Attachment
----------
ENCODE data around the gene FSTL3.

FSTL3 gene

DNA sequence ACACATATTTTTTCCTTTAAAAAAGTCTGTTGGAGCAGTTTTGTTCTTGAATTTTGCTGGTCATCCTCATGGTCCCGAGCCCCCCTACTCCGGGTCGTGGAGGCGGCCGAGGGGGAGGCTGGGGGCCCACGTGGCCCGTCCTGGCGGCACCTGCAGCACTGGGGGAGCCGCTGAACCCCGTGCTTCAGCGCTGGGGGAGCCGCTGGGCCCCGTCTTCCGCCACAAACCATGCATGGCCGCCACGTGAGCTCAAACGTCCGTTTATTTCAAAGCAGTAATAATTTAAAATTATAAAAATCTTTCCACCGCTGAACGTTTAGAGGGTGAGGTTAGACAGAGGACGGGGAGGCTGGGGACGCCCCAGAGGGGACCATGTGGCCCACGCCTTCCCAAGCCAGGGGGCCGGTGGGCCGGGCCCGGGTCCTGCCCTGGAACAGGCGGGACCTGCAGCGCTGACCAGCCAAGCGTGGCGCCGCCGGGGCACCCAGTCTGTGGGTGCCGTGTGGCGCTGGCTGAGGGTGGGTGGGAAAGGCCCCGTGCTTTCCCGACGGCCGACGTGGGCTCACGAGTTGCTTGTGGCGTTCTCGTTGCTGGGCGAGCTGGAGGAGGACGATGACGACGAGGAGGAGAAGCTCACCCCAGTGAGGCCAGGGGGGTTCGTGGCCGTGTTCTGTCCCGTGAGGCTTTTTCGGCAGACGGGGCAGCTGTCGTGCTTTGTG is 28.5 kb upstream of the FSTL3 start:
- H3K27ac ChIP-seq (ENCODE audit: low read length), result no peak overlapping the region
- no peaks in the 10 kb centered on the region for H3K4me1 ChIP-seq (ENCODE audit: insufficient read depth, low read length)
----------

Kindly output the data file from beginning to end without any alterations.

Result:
ENCODE data around the gene FSTL3.

FSTL3 gene

DNA sequence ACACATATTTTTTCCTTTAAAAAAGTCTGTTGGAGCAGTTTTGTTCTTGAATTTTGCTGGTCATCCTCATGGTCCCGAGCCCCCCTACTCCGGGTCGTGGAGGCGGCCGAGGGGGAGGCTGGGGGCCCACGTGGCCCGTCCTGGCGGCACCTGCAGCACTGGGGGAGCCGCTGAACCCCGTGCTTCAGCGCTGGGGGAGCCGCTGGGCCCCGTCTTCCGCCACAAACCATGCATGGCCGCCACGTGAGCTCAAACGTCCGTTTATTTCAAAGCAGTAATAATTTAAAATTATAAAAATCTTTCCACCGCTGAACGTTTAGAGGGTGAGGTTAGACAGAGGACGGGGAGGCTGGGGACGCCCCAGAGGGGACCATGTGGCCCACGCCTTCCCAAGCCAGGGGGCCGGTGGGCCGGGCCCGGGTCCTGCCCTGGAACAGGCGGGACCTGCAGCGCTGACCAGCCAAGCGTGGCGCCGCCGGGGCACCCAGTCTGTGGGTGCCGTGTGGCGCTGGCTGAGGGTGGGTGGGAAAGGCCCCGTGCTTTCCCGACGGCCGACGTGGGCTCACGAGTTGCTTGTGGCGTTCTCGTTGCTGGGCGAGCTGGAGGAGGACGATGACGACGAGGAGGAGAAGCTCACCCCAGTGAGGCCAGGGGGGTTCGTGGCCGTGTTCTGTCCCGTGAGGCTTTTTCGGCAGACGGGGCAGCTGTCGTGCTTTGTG is 28.5 kb upstream of the FSTL3 start:
- H3K27ac ChIP-seq (ENCODE audit: low read length), result no peak overlapping the region
- no peaks in the 10 kb centered on the region for H3K4me1 ChIP-seq (ENCODE audit: insufficient read depth, low read length)